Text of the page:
Fringe benefits tax
Fringe benefits tax (FBT) is a tax payable by employers who provide fringe benefits to their employees or to associates of their employees. This is the case whether or not the employer is the actual supplier of the benefit (for example, where the benefit is provided by an associate or under an arrangement with a third party).
If your organisation provides a fringe benefit to its employees or to associates of its employees (typically family members), it may have an FBT liability. This is separate from income tax and is calculated on the taxable value of the fringe benefits provided.
A fringe benefit is a 'payment' to an employee, but in a different form to salary and wages. Benefits include rights, privileges or services. For example, a fringe benefit may be provided when an employer:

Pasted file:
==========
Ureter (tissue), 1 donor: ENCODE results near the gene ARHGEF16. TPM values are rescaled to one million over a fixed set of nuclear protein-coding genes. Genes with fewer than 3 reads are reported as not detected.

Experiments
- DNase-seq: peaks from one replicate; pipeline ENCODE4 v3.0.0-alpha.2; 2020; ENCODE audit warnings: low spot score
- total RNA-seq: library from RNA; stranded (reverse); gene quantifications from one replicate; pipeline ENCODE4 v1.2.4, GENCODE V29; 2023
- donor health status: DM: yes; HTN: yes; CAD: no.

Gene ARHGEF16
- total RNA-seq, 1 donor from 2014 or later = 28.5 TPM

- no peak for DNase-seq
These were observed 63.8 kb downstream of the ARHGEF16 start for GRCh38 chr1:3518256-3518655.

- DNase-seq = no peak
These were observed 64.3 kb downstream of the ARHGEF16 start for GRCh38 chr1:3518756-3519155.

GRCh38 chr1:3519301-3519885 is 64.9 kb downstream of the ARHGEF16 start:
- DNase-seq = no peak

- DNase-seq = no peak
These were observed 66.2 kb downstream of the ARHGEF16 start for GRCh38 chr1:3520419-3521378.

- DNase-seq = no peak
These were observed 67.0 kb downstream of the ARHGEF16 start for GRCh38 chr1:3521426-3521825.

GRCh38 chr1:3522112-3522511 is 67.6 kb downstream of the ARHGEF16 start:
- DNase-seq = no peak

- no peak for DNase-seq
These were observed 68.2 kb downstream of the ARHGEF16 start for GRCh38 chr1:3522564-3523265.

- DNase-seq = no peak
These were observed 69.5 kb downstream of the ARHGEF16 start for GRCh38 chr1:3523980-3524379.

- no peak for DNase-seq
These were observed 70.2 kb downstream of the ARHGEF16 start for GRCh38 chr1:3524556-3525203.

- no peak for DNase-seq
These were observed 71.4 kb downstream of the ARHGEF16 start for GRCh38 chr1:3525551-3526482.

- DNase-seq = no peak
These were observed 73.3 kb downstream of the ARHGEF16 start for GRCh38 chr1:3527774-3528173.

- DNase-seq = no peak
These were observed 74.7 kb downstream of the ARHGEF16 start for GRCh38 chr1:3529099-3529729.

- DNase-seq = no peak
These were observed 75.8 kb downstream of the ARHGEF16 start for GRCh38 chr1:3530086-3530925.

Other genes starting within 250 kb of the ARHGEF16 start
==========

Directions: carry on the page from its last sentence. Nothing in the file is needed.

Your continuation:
- allows an employee to use a work car for private purposes
- gives an employee a cheap loan
- pays an employee's private health insurance costs.
Some employers, including NFP organisations, will need to distinguish between employees, volunteers and independent contractors. For the purposes of FBT, an employee is a person who receives (or is entitled to receive) salary or wages, or a benefit that has been provided in respect of their employment. For example, an employee may be a company director. However, a volunteer is not paid for work. Reimbursing a volunteer for out-of-pocket expenses does not cause them to become an employee.
Generally, benefits provided to volunteers do not attract FBT. If an organisation provides non-cash benefits to workers in lieu of salary and wages, FBT can apply.
Common fringe benefits